Caregiver's 3-Step Guide to Conducting a Home Safety Survey

By Ruby Cemental

Fall-related injuries are the leading cause of injury deaths and disabilities among persons aged 65 years and older. Over half of those falls occur at home. With a caregiver's guide to conduct a home safety survey, caregivers can help to reduce the number of falls and make their senior’s home a safer place. Here are 3 simple steps in a caregivers guide to conducting a home safety survey.

Step 1: Check All Walkways

Everywhere your senior walks can be a place to trip and fall. Some of the easiest things to check for safety are the floor coverings. Make sure rugs and doormats are non-slip and that the floors around them are even.

If there are steps, check to see that the edges are easy to make out. Bright colored tape at the edge is an easy way to mark them. Check stair treads for wear: are they narrow or slippery? Examine the handrails for a good ‘hand fit’ for your senior to actually use. Is the rail wobbly or is it solid and dependable?

Sometimes in narrow hallways, a major tripping hazard is clutter. Things tend to pile up instead of getting put away. Be sure the regular walkways are easy to use without having to ‘be careful’ not to knock things over. Bedrooms can be another place clutter becomes a cause of falling. Check to see if railings or grab bars are installed correctly and where needed, especially in bathrooms and at any steps.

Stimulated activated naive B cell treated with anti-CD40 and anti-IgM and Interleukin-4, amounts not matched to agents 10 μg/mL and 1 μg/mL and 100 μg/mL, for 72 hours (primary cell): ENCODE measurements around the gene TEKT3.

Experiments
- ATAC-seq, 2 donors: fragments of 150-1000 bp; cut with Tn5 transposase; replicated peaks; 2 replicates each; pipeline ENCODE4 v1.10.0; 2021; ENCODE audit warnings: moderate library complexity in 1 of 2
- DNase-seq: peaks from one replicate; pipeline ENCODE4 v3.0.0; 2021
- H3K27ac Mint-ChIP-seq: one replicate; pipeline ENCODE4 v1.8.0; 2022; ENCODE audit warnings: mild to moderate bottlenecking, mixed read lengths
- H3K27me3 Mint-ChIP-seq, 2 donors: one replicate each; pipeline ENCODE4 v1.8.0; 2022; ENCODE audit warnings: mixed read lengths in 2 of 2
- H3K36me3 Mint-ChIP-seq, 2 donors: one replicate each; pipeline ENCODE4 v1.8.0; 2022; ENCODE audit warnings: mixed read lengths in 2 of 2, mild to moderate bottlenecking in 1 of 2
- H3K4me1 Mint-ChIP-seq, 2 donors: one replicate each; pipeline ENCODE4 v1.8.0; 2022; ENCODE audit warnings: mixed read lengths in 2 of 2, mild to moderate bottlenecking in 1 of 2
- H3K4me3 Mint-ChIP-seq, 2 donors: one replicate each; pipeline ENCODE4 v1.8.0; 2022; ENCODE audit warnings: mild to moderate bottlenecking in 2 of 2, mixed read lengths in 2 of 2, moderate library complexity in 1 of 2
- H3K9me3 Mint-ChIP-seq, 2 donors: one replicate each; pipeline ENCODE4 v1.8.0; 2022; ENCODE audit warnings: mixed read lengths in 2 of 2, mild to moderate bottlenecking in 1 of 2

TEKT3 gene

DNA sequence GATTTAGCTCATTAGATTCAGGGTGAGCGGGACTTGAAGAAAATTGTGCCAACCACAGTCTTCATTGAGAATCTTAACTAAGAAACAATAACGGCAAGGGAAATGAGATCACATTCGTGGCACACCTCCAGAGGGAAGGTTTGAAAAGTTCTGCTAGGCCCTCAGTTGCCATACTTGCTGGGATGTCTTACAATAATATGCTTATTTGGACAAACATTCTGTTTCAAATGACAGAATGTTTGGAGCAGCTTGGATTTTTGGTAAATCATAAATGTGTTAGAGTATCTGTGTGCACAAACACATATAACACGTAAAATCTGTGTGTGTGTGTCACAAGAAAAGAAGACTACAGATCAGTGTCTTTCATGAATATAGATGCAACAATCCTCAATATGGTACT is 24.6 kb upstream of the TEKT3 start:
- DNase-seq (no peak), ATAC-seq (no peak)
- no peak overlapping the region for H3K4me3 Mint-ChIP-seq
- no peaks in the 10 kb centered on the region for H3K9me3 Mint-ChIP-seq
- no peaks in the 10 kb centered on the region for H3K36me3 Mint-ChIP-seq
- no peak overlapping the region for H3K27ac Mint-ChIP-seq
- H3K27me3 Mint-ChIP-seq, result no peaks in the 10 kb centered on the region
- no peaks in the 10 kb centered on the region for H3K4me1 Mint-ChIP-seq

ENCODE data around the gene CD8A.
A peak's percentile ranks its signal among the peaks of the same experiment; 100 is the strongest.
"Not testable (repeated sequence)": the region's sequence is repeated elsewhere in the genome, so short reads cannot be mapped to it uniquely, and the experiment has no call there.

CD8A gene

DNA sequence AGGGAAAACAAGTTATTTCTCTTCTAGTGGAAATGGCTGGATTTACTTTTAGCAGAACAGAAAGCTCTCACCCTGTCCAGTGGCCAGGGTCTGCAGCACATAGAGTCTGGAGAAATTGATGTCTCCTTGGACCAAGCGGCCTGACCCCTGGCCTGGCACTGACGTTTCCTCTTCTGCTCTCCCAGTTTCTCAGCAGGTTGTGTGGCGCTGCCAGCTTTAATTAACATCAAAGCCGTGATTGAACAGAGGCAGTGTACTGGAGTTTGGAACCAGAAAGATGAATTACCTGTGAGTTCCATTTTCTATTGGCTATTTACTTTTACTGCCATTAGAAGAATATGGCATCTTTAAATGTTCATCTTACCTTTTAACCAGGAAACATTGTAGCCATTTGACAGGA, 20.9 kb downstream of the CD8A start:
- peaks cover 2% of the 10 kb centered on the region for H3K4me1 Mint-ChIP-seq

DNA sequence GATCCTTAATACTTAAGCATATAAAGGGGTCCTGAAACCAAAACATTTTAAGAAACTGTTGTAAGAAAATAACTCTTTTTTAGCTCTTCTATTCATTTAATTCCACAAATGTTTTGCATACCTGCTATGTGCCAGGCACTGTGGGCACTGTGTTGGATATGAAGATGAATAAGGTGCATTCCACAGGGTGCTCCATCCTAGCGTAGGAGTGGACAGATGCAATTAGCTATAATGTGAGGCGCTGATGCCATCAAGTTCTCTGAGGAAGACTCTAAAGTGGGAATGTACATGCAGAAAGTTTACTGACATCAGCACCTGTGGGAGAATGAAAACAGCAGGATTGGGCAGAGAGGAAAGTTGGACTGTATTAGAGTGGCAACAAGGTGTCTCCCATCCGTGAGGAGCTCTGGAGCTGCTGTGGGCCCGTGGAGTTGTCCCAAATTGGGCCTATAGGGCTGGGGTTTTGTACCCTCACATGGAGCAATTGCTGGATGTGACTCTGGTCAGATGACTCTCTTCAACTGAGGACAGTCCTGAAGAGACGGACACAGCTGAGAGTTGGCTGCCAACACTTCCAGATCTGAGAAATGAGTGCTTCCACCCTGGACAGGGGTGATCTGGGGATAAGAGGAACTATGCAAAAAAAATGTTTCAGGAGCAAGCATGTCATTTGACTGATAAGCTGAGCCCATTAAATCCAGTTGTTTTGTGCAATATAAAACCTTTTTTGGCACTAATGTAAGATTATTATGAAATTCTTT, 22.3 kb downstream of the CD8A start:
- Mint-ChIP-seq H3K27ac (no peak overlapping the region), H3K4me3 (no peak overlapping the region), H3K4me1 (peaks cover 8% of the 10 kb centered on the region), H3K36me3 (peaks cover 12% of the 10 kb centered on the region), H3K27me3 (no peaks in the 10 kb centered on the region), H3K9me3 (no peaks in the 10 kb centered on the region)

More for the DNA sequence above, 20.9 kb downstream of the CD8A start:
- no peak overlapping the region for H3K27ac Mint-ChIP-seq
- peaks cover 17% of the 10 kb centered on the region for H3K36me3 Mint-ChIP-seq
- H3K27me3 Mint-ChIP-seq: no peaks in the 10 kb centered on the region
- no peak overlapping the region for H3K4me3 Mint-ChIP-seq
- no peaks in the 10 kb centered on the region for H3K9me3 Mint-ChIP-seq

Step 2: Check Lights & Switches

As people age, it becomes more difficult to see, no matter how good their eyes still are. More light is a great help for your senior to see where they are stepping. Are the lamps and light switches in places easy to get at so your senior can turn lights on when they need to? If your senior prefers natural light, do the windows have curtains or blinds that your senior can easily open for this light?

Light cords and extension cords should never be stretched across a walkway in any room. Putting them under a throw rug or taping them to the floor to make them "safer" only increases the chances of your senior taking a tumble.

Step 3: Check Kitchen and Bath

These rooms can be the most hazardous rooms in the house when it comes to falls. In the bathroom, make sure grab bars are installed near the tub and toilet. Consider removing small rugs that slide or flop over and replace them with non-skid mats. Bathroom clutter of small bottles, etc., poses the same threat of tripping that clutter in any walkway does. Look for ways to store things where they are handy but secure.

In the kitchen, store items that are used often on the easy to reach shelves. Your senior can free up cabinet space by passing on to children or grandchildren the kitchenware they love but seldom use anymore. Check the lighting in the kitchen, especially for the counter tops and work spaces, to ensure it is bright enough to work safely and easily. Check that appliances function as they should. Water on the floor can be a slipping hazard in the kitchen. Is the flooring material suitable?

As you are learning to deal with the changes that aging can bring, be patient with yourself, patient with your loved one, seek advice and answers to questions, and remember you are not in this alone. 

Caregiver helping a senior man stand up

Tags: Senior Safety, Fall Prevention